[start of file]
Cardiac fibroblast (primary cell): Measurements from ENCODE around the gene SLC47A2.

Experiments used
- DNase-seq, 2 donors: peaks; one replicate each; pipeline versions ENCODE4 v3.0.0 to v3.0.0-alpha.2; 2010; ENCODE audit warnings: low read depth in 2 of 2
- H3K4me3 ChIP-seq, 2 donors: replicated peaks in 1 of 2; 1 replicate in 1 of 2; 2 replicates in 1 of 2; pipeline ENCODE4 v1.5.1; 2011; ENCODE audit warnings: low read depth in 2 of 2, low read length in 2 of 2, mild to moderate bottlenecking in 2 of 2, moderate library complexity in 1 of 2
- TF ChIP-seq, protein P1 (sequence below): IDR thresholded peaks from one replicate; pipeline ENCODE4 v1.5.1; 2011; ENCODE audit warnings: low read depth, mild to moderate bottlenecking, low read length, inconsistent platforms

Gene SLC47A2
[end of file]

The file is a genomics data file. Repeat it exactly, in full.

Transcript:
Cardiac fibroblast (primary cell): Measurements from ENCODE around the gene SLC47A2.

Experiments used
- DNase-seq, 2 donors: peaks; one replicate each; pipeline versions ENCODE4 v3.0.0 to v3.0.0-alpha.2; 2010; ENCODE audit warnings: low read depth in 2 of 2
- H3K4me3 ChIP-seq, 2 donors: replicated peaks in 1 of 2; 1 replicate in 1 of 2; 2 replicates in 1 of 2; pipeline ENCODE4 v1.5.1; 2011; ENCODE audit warnings: low read depth in 2 of 2, low read length in 2 of 2, mild to moderate bottlenecking in 2 of 2, moderate library complexity in 1 of 2
- TF ChIP-seq, protein P1 (sequence below): IDR thresholded peaks from one replicate; pipeline ENCODE4 v1.5.1; 2011; ENCODE audit warnings: low read depth, mild to moderate bottlenecking, low read length, inconsistent platforms

Gene SLC47A2